general dentistry


A filling is a way to restore a tooth damaged by decay or trauma back to normal function and shape.

Fillings can also be used on healthy teeth to help improve the aesthetic appearance. At Windle House we focus on trying to prevent any problems through routine monitoring and expert oral hygiene advice. Nowadays white, or composite fillings, are popular due to being tooth coloured and thus not noticeable.

  • When a dentist places a filling in a decayed tooth they will usually first remove the decayed tooth material, clean the affected area, and then fill the cleaned out cavity with a filling material. By closing off spaces where bacteria can enter, a filling will help prevent further decay.
  • Materials used for fillings include gold, porcelain, a composite resin (tooth-coloured fillings), and an amalgam (an alloy of mercury, silver, copper, tin and sometimes zinc).

Frequently Asked Questions

What type of filling is best?

No one type of filling is best for everyone. What’s right for you will be determined by the extent of the repair, whether you have allergies to certain materials, where in your mouth the filling is needed, and the cost. Considerations for different materials include:

Gold fillings are made to order in a laboratory and then cemented into place. Gold inlays are well tolerated by gum tissues, and may last more than 20 years. For these reasons, many authorities consider gold the best filling material. However, it is often the most expensive choice and requires multiple visits.

  • Amalgam (silver) fillings are resistant to wear and relatively inexpensive. However, due to their dark colour, they are more noticeable than porcelain or composite restorations and are not usually used in very visible areas, such as front teeth.
  • Composite resins (white fillings) are matched to be the same colour as your teeth and therefore used where a natural appearance is desired. The filling is placed directly into the cavity, where it is then hardened using a blue light. Composites may not be the ideal material for large fillings as they may chip or wear over time. They can also become stained from coffee, tea or tobacco and compared to the other materials last for a shorter period of time.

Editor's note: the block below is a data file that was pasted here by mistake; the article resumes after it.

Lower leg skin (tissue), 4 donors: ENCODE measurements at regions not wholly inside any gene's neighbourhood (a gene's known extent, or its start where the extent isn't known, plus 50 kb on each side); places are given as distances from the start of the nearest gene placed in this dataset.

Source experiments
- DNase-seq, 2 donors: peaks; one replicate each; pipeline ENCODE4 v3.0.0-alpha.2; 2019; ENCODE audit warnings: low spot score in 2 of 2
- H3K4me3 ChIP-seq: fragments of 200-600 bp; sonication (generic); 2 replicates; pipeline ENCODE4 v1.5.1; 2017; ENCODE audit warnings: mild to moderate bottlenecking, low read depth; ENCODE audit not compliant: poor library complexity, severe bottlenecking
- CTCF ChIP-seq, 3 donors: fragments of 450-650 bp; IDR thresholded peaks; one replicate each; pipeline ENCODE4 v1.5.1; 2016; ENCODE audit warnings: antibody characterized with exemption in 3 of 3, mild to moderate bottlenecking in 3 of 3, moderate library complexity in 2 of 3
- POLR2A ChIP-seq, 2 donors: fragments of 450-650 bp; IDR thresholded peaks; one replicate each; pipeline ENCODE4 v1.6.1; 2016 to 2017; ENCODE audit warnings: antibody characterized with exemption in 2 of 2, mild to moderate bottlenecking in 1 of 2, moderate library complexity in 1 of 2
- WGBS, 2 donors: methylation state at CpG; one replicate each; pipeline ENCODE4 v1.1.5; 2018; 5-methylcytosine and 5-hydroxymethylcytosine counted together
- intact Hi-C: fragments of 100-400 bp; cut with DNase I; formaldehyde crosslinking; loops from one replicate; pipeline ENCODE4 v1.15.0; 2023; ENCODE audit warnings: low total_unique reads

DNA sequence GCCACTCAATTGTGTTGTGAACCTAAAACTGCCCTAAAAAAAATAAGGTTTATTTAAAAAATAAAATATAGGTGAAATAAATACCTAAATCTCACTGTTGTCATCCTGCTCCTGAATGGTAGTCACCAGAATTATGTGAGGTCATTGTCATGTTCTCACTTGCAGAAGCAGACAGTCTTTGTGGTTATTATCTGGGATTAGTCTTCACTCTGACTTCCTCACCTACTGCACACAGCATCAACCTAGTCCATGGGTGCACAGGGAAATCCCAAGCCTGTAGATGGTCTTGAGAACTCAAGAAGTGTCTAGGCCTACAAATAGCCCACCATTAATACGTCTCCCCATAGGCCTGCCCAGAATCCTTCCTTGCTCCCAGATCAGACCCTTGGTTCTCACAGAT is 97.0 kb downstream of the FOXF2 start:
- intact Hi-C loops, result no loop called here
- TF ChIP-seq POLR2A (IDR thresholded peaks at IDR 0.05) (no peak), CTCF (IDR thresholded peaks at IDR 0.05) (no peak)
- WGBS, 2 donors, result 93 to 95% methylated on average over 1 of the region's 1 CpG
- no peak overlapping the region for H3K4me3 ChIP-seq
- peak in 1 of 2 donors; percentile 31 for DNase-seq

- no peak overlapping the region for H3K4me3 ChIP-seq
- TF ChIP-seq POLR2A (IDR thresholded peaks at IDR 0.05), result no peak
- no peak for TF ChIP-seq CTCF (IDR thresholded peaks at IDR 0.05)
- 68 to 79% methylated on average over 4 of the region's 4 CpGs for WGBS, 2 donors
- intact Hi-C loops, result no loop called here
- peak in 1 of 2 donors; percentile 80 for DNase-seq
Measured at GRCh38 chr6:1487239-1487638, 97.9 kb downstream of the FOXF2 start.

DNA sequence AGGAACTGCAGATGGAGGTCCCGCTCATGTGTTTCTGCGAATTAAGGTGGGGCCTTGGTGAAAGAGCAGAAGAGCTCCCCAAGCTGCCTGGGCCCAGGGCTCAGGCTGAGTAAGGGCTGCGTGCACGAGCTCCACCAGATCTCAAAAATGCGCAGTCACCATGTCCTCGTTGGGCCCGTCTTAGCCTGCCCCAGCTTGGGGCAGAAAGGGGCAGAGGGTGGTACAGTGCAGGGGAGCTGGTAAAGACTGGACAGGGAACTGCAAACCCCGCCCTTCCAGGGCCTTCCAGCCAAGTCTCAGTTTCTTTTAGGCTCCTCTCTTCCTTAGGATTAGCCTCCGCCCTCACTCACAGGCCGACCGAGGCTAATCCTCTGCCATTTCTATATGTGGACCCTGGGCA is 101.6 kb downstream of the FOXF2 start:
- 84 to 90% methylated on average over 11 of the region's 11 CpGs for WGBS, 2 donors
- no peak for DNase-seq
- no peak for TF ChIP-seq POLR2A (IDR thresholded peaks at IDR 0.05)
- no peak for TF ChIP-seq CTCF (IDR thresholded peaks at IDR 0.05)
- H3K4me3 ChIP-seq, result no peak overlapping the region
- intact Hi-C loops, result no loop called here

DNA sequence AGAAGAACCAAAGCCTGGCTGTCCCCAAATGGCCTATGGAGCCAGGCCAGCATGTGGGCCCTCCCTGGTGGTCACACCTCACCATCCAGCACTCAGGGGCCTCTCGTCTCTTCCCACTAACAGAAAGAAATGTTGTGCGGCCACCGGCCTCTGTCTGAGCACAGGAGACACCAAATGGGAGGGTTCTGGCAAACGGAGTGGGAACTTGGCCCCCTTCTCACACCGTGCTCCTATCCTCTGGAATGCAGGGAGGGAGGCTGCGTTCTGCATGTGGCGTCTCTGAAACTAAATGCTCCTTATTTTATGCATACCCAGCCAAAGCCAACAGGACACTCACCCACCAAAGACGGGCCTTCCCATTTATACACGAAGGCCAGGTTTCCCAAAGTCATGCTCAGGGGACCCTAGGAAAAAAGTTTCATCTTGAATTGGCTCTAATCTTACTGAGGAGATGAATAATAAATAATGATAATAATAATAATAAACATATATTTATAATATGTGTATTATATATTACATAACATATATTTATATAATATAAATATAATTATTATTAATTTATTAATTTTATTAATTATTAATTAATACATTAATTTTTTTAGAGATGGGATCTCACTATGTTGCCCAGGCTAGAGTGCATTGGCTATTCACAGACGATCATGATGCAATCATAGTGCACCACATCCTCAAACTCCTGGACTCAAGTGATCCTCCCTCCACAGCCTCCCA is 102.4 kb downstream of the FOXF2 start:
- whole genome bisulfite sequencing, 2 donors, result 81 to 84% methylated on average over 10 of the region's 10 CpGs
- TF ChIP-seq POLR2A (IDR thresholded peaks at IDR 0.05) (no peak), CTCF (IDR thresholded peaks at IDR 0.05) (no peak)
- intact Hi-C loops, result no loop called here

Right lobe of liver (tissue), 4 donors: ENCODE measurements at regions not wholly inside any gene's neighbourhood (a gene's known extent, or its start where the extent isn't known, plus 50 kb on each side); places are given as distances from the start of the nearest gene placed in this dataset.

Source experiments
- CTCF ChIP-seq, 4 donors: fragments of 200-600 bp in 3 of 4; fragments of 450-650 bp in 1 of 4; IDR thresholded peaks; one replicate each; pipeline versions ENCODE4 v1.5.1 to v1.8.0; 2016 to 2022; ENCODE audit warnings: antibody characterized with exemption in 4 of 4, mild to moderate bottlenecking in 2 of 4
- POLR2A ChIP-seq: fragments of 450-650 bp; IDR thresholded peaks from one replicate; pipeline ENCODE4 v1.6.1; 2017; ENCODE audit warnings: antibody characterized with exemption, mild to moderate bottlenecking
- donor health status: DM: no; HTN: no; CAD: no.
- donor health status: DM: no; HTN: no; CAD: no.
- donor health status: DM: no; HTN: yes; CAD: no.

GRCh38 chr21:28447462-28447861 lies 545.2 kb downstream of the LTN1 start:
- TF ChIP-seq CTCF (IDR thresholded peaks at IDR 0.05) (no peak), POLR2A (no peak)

• Porcelain fillings are called inlays or onlays and are produced to order in a lab and then bonded to the tooth. They can be matched to the colour of the tooth and resist staining. A porcelain restoration generally covers most of the tooth. Their cost is similar to gold.
Should I have my amalgam (silver) fillings replaced?

You should replace amalgam fillings only when they are worn, broken or when there is decay beneath the filling. There’s no evidence that they can cause a problem. Removing good amalgam fillings results in unnecessary loss of healthy parts of the tooth and can release more mercury. If you are concerned about amalgam, discuss your options with your dentist.

In certain cases your dentist may replace or avoid amalgam fillings. If there is a suspected allergic reaction to the amalgam filling a replacement with a different material will be advised. During pregnancy your dentist will if at all possible avoid removing or placing an amalgam restoration. Research has not shown any health effects from amalgam fillings in pregnant women, however, mercury can cross the placenta. Mercury exposure is at its highest during placement and removal of amalgam fillings.

For more information contact us on 01744 820404

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